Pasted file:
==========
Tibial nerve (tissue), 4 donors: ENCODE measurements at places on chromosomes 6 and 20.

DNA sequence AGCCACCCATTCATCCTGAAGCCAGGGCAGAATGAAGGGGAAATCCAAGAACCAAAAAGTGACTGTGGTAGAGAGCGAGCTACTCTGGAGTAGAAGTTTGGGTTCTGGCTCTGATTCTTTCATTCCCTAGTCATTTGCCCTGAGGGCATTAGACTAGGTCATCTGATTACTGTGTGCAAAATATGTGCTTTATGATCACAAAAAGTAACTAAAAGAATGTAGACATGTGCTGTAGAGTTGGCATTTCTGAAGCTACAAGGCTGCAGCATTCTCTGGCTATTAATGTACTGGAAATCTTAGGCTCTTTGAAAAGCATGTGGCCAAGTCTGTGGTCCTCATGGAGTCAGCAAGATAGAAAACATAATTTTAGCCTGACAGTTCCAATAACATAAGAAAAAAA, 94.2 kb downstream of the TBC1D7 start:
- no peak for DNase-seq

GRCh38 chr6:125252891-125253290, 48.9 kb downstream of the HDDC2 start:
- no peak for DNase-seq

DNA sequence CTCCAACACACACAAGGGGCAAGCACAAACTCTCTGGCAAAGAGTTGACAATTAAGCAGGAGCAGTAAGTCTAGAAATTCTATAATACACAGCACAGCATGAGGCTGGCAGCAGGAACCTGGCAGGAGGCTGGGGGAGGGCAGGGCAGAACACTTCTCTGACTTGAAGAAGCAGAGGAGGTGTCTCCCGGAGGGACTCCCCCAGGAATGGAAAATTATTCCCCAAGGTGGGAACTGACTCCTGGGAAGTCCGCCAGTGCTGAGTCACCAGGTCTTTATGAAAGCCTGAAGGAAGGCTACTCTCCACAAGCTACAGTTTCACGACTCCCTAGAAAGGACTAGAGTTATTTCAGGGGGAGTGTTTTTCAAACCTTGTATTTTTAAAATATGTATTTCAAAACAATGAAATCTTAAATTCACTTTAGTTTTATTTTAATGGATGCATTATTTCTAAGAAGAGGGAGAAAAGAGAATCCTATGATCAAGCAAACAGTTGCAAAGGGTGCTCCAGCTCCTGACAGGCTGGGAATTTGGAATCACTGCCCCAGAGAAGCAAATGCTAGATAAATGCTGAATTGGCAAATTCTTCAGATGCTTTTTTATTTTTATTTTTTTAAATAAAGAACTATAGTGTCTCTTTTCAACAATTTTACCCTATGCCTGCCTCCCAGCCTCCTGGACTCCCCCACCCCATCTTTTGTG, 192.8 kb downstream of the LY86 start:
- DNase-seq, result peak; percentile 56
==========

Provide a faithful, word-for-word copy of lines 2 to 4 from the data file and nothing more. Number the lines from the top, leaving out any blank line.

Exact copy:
DNA sequence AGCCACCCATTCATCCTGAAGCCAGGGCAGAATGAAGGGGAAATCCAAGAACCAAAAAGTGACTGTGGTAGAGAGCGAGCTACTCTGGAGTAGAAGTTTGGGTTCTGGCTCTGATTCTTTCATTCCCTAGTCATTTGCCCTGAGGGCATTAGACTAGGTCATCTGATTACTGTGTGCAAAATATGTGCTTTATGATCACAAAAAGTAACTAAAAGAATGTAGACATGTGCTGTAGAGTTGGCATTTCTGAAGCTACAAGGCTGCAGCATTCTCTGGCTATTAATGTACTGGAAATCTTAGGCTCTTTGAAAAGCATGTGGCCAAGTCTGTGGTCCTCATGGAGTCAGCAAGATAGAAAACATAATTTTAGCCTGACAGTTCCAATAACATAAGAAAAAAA, 94.2 kb downstream of the TBC1D7 start:
- no peak for DNase-seq

GRCh38 chr6:125252891-125253290, 48.9 kb downstream of the HDDC2 start: